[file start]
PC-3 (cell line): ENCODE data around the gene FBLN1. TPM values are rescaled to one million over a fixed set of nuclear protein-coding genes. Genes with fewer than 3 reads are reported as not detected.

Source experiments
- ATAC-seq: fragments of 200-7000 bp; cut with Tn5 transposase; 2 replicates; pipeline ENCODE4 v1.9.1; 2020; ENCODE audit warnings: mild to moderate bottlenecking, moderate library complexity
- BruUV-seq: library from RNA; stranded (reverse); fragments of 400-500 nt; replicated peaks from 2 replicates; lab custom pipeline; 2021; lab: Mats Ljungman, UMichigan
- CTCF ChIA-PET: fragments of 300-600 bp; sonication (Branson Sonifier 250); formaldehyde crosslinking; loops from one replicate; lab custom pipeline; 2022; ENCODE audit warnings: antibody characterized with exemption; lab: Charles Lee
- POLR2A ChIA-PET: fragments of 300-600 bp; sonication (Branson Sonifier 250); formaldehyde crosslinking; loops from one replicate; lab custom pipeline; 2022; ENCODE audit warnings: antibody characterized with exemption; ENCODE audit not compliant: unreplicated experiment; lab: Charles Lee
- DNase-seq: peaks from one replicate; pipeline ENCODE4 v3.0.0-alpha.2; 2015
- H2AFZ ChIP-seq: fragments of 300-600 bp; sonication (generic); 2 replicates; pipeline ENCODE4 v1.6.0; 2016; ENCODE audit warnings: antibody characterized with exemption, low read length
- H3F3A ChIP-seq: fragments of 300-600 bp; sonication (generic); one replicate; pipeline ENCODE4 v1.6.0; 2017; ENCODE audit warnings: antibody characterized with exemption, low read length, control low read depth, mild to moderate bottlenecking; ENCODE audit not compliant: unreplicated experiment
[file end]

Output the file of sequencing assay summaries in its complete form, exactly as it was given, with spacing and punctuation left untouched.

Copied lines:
PC-3 (cell line): ENCODE data around the gene FBLN1. TPM values are rescaled to one million over a fixed set of nuclear protein-coding genes. Genes with fewer than 3 reads are reported as not detected.

Source experiments
- ATAC-seq: fragments of 200-7000 bp; cut with Tn5 transposase; 2 replicates; pipeline ENCODE4 v1.9.1; 2020; ENCODE audit warnings: mild to moderate bottlenecking, moderate library complexity
- BruUV-seq: library from RNA; stranded (reverse); fragments of 400-500 nt; replicated peaks from 2 replicates; lab custom pipeline; 2021; lab: Mats Ljungman, UMichigan
- CTCF ChIA-PET: fragments of 300-600 bp; sonication (Branson Sonifier 250); formaldehyde crosslinking; loops from one replicate; lab custom pipeline; 2022; ENCODE audit warnings: antibody characterized with exemption; lab: Charles Lee
- POLR2A ChIA-PET: fragments of 300-600 bp; sonication (Branson Sonifier 250); formaldehyde crosslinking; loops from one replicate; lab custom pipeline; 2022; ENCODE audit warnings: antibody characterized with exemption; ENCODE audit not compliant: unreplicated experiment; lab: Charles Lee
- DNase-seq: peaks from one replicate; pipeline ENCODE4 v3.0.0-alpha.2; 2015
- H2AFZ ChIP-seq: fragments of 300-600 bp; sonication (generic); 2 replicates; pipeline ENCODE4 v1.6.0; 2016; ENCODE audit warnings: antibody characterized with exemption, low read length
- H3F3A ChIP-seq: fragments of 300-600 bp; sonication (generic); one replicate; pipeline ENCODE4 v1.6.0; 2017; ENCODE audit warnings: antibody characterized with exemption, low read length, control low read depth, mild to moderate bottlenecking; ENCODE audit not compliant: unreplicated experiment